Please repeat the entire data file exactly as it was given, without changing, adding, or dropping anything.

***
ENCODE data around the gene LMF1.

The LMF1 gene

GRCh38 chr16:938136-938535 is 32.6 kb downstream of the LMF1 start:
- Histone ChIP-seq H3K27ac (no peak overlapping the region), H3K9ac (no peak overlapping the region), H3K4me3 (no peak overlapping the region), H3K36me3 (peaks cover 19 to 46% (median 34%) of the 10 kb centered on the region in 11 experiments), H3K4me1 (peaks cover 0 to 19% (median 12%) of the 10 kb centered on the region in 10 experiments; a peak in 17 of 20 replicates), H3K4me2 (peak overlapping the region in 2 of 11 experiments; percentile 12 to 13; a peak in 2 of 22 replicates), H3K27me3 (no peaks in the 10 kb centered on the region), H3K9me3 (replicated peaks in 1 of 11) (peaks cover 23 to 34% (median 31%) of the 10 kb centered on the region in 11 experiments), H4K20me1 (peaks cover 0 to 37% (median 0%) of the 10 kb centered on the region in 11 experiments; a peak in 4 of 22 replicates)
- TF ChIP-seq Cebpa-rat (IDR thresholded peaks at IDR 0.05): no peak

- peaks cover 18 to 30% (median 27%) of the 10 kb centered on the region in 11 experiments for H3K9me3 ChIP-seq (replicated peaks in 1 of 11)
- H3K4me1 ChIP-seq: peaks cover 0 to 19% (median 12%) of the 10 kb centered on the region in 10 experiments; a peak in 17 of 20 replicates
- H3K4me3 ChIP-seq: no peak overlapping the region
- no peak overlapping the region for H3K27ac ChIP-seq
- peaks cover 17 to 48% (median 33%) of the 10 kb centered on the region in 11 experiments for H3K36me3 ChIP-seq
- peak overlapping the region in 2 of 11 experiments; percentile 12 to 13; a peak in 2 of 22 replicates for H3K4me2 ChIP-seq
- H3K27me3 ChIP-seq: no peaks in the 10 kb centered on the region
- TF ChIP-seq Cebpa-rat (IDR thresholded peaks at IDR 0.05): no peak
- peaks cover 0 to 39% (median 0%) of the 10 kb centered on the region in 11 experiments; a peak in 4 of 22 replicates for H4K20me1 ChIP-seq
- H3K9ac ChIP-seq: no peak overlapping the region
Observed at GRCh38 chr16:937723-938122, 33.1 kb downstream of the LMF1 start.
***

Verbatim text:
ENCODE data around the gene LMF1.

The LMF1 gene

GRCh38 chr16:938136-938535 is 32.6 kb downstream of the LMF1 start:
- Histone ChIP-seq H3K27ac (no peak overlapping the region), H3K9ac (no peak overlapping the region), H3K4me3 (no peak overlapping the region), H3K36me3 (peaks cover 19 to 46% (median 34%) of the 10 kb centered on the region in 11 experiments), H3K4me1 (peaks cover 0 to 19% (median 12%) of the 10 kb centered on the region in 10 experiments; a peak in 17 of 20 replicates), H3K4me2 (peak overlapping the region in 2 of 11 experiments; percentile 12 to 13; a peak in 2 of 22 replicates), H3K27me3 (no peaks in the 10 kb centered on the region), H3K9me3 (replicated peaks in 1 of 11) (peaks cover 23 to 34% (median 31%) of the 10 kb centered on the region in 11 experiments), H4K20me1 (peaks cover 0 to 37% (median 0%) of the 10 kb centered on the region in 11 experiments; a peak in 4 of 22 replicates)
- TF ChIP-seq Cebpa-rat (IDR thresholded peaks at IDR 0.05): no peak

- peaks cover 18 to 30% (median 27%) of the 10 kb centered on the region in 11 experiments for H3K9me3 ChIP-seq (replicated peaks in 1 of 11)
- H3K4me1 ChIP-seq: peaks cover 0 to 19% (median 12%) of the 10 kb centered on the region in 10 experiments; a peak in 17 of 20 replicates
- H3K4me3 ChIP-seq: no peak overlapping the region
- no peak overlapping the region for H3K27ac ChIP-seq
- peaks cover 17 to 48% (median 33%) of the 10 kb centered on the region in 11 experiments for H3K36me3 ChIP-seq
- peak overlapping the region in 2 of 11 experiments; percentile 12 to 13; a peak in 2 of 22 replicates for H3K4me2 ChIP-seq
- H3K27me3 ChIP-seq: no peaks in the 10 kb centered on the region
- TF ChIP-seq Cebpa-rat (IDR thresholded peaks at IDR 0.05): no peak
- peaks cover 0 to 39% (median 0%) of the 10 kb centered on the region in 11 experiments; a peak in 4 of 22 replicates for H4K20me1 ChIP-seq
- H3K9ac ChIP-seq: no peak overlapping the region
Observed at GRCh38 chr16:937723-938122, 33.1 kb downstream of the LMF1 start.